Fines have been administered to two high street banks who did not handle customer complaints in the proper manner.
Customer complaints that were mishandled by RBS and NatWest have caused the FSA to issue fines to both lenders.
Royal Bank of Scotland (RBS) and NatWest have been fined £2.8 million by the Financial Services Authority (FSA) after failing to deal with customer complaints correctly.
The FSA found that the banks had delayed responding to customer complaints, carried out badly executed investigations and provided inadequate explanations to consumers, according to the BBC.
Brian Hartzer of RBS said: “We recognise the importance of complaint handling for our customers and are focused on addressing the root causes of complaints”.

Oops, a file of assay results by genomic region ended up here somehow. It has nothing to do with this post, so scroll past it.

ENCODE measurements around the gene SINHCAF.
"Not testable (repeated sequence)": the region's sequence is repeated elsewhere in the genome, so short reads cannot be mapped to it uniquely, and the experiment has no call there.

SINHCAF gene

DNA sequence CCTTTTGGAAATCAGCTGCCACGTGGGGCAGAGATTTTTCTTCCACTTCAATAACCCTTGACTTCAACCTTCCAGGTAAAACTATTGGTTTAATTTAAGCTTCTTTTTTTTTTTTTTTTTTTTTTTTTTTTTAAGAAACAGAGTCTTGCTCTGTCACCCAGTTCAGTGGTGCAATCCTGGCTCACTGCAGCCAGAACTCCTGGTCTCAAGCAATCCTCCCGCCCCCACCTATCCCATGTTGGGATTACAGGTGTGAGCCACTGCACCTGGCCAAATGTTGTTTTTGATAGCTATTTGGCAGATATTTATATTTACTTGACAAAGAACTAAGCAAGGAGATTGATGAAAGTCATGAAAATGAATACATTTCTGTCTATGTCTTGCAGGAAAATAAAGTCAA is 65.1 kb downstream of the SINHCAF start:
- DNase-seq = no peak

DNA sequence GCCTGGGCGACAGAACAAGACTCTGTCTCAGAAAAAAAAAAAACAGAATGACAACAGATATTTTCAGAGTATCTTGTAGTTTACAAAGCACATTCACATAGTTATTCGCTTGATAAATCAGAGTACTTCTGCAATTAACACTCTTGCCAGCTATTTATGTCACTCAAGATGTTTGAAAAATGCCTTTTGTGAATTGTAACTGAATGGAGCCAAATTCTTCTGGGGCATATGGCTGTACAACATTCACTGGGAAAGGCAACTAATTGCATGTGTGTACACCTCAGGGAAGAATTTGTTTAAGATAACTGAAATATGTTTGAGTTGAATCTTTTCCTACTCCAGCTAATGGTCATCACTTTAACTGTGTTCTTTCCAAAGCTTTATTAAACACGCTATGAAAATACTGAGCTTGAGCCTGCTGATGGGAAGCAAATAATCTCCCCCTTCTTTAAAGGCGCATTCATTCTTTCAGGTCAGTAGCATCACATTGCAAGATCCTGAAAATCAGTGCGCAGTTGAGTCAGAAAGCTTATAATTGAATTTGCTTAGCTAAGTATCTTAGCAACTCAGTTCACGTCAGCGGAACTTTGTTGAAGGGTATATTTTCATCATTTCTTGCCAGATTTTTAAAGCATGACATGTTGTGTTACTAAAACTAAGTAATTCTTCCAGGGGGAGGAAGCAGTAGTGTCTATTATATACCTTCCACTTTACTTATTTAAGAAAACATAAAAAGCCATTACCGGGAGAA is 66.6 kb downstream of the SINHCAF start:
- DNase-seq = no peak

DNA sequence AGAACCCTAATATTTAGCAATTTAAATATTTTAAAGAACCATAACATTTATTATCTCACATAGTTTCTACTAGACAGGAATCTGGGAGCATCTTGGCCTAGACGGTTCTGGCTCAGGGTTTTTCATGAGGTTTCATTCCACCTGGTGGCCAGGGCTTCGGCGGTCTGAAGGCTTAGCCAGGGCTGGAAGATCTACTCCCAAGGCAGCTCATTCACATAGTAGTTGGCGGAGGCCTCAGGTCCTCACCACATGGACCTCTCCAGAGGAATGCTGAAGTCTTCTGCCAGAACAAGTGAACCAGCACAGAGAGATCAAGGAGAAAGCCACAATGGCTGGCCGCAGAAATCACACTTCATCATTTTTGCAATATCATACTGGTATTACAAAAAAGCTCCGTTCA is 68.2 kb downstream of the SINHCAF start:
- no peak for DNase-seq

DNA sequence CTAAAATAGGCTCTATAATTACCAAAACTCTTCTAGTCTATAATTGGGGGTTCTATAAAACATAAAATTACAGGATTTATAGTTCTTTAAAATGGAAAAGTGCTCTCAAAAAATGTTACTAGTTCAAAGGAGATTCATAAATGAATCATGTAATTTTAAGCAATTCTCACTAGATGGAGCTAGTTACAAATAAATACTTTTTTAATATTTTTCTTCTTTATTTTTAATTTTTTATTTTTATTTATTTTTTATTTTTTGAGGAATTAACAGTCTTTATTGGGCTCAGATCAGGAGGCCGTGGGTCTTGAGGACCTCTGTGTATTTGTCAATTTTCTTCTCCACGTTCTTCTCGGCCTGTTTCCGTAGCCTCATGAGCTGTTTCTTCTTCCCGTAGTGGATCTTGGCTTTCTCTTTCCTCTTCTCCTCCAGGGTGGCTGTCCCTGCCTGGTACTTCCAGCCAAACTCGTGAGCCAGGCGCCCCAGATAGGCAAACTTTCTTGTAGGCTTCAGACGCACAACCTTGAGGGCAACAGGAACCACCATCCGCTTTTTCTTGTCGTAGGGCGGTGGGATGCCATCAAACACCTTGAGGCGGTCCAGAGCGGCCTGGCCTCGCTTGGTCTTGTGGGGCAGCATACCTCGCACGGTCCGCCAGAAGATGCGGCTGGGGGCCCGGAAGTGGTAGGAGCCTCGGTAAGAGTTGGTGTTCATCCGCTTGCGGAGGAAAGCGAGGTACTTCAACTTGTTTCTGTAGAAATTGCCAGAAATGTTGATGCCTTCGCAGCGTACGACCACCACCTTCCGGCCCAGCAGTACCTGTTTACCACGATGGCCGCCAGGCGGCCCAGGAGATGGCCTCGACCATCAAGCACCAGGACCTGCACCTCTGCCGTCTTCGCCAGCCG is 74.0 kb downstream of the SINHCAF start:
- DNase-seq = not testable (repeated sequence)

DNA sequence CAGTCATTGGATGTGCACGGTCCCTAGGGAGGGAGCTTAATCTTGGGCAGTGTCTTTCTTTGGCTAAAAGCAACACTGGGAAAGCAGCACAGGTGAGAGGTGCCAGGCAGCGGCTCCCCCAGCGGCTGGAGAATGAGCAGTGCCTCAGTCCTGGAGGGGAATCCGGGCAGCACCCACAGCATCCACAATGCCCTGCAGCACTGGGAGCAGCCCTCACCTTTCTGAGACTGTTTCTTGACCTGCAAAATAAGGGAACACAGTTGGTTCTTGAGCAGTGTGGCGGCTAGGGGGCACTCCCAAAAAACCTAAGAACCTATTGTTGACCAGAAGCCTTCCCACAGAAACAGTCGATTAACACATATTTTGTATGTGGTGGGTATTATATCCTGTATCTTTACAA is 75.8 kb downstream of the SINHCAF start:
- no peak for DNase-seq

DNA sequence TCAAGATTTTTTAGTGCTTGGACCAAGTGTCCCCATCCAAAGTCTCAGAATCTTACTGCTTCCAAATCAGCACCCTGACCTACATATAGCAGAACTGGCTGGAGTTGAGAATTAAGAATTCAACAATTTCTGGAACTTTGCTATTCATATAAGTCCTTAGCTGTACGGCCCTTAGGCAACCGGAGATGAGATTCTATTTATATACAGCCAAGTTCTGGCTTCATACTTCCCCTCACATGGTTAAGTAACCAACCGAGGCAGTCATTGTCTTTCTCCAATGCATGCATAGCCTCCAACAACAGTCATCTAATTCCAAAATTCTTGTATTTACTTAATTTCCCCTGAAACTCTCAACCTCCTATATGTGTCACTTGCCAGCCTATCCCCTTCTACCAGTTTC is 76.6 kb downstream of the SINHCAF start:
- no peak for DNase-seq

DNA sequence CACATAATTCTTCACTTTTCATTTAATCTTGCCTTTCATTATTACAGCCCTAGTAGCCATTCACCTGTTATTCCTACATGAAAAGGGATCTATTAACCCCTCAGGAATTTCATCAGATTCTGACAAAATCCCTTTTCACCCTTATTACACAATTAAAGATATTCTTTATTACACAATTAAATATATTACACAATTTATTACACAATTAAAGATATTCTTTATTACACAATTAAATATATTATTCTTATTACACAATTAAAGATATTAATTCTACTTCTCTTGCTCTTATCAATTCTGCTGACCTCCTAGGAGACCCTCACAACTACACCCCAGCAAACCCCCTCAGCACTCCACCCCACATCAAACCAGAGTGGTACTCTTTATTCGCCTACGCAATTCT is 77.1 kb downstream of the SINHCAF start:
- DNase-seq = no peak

The FSA said that the lack of quality training and guidance for bank employees who dealt with complaints teamed with poor monitoring from managers were to blame for the problems.
Almost a third of the complaints made to RBS and its NatWest subsidiary were not handled within the correct time frame. Also many customers who were dissatisfied with the delayed responses were not informed that they could go to the Financial Ombudsman Service (FOS) for help.
However, the FSA concluded that although mistakes had been made, the behaviour of both banks had not been “deliberate or reckless”. It also found that neither financial institution had “intentionally profited” from their failure to respond to complaints accordingly.
Margaret Cole, the FSA’s managing director of enforcement and financial crime said: “We expect firms to treat customers fairly and that consumers can be confident that their complaints will be dealt with properly”.